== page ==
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I'm working in python with os.path.splitext() and curious if it is possible to separate filenames from extensions with multiple "."? e.g. "foobar.aux.xml" using splitext. Filenames vary from [foobar, foobar.xml, foobar.aux.xml]. Is there a better way?

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1  
@Nick, not quite. He wants to handle filenames with multiple extensions. –  Winston Ewert May 8 '11 at 20:42
    
os.path.splitext() will correctly split "foobar.aux.xml" into "foobar.aux" and ".xml". Do you want/need something else? –  martineau May 8 '11 at 21:39

4 Answers 4

up vote 9 down vote accepted

Split with os.extsep.

>>> import os
>>> 'filename.ext1.ext2'.split(os.extsep)
['filename', 'ext1', 'ext2']

If you want everything after the first dot:

>>> 'filename.ext1.ext2'.split(os.extsep, 1)
['filename', 'ext1.ext2']

If you are using paths with directories that may contain dots:

>>> def my_splitext(path):
...     """splitext for paths with directories that may contain dots."""
...     li = []
...     path_without_extensions = os.path.join(os.path.dirname(path), os.path.basename(path).split(os.extsep)[0])
...     extensions = os.path.basename(path).split(os.extsep)[1:]
...     li.append(path_without_extensions)
...     # li.append(extensions) if you want extensions in another list inside the list that is returned.
...     li.extend(extensions)
...     return li
... 
>>> my_splitext('/path.with/dots./filename.ext1.ext2')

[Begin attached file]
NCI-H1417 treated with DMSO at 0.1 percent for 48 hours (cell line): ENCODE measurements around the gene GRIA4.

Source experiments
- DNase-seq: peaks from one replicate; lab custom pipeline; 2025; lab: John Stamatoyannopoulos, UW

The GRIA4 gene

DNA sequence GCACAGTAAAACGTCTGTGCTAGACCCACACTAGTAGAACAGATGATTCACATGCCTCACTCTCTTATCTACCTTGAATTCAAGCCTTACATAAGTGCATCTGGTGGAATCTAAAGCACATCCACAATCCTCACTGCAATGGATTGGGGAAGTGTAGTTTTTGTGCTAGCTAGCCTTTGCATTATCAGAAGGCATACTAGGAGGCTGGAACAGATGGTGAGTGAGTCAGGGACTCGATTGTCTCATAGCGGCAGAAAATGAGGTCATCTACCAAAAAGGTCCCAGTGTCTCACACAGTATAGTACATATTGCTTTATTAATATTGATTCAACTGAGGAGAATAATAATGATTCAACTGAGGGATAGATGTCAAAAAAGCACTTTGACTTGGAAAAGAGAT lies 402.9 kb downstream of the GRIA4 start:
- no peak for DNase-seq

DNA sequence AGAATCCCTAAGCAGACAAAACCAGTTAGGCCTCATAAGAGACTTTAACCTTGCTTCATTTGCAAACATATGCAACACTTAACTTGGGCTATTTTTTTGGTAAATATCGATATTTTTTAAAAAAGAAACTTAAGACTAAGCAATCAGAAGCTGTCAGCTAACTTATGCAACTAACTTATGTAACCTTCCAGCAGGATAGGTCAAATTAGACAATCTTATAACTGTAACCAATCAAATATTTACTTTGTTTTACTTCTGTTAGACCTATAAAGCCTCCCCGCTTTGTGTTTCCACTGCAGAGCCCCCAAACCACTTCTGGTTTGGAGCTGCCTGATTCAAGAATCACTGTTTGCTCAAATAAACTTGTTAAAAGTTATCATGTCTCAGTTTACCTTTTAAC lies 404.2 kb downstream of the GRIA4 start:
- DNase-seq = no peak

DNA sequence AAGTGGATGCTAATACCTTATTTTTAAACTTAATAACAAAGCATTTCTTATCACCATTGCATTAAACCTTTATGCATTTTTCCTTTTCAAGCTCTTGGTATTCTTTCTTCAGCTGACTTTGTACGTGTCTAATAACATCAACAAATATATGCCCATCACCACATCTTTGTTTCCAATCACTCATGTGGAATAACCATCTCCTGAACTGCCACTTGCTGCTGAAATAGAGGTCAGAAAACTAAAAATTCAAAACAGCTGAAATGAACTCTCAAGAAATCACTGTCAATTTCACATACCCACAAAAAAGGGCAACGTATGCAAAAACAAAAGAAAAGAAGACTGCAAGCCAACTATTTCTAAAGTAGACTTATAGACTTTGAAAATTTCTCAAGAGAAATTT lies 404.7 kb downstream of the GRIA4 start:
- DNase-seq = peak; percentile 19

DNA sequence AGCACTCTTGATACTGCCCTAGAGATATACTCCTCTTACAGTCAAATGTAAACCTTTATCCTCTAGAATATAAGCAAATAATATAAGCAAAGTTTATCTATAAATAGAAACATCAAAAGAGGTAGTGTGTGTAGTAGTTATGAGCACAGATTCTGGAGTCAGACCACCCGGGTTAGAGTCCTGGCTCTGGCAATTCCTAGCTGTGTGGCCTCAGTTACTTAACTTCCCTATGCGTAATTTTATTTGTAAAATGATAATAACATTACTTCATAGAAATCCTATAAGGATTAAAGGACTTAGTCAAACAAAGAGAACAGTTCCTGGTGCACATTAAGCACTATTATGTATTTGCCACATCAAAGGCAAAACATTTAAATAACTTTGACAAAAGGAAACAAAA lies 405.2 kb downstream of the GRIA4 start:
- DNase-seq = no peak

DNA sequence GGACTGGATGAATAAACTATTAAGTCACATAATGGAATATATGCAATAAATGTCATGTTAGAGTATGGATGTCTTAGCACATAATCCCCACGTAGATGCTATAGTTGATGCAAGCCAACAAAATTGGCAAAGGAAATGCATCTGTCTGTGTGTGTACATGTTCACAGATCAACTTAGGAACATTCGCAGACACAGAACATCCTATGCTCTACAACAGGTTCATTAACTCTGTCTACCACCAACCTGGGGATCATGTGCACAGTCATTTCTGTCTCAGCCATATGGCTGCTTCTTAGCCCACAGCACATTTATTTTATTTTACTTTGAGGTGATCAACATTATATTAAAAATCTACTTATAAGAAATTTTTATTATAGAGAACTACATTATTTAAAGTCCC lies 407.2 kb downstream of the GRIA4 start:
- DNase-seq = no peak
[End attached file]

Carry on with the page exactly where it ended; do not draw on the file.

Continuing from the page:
['/path.with/dots./filename', 'ext1', 'ext2']
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2  
Or os.path.extsep if that happens to be convenient. –  Andrew Walker May 8 '11 at 20:48
    
@Artur Gaspar: is this doable without knowing the exact string? So you could separate all files in a directory or with a wildcard? –  KennyC May 8 '11 at 20:59
    
@KennyC It should work for all filenames without the complete path (filename only). The my_splitext function I added to the answer should work with all paths. If you want wildcards you should use the glob module. –  Artur Gaspar May 8 '11 at 21:13
    
@Artur Gaspar: thank-you. I think I miscommunicated though. I have hundreds of files, so using the filename for each is not possible. Using a directory name is ideal. –  KennyC May 8 '11 at 21:49
    
@KennyC print([my_splitext(path) for path in glob.glob('/your/path/*/wi?th/[wildcards]/*')]) –  Artur Gaspar May 9 '11 at 2:42

you could try with:

names = pathname.split('.')
filename = names[0]
extensions = names[1:]

if you want to use splitext, you can use something like:

import os

path = 'filename.es.txt'

while True:
    path, ext = os.path.splitext(path)
    if not ext:
        print path
        break
    else:
        print ext

produces:

.txt
.es
filename
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From the help of the function:

Extension is everything from the last dot to the end, ignoring leading dots.

So the answer is no, you can't do it with this function.

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If you want to split off any number of extensions at the end, you can create a function like this:

def splitext_recurse(p):
    base, ext = os.path.splitext(p)
    if ext == '':
        return (base,)
    else:
        return splitext_recurse(base) + (ext,)

and use it like so:

>>> splitext_recurse("foobar.aux.xml")
('foobar', '.aux', '.xml')
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The process is about the same if you just want one long extension, like ('foobar', '.aux.xml'). –  Mu Mind May 8 '11 at 20:30

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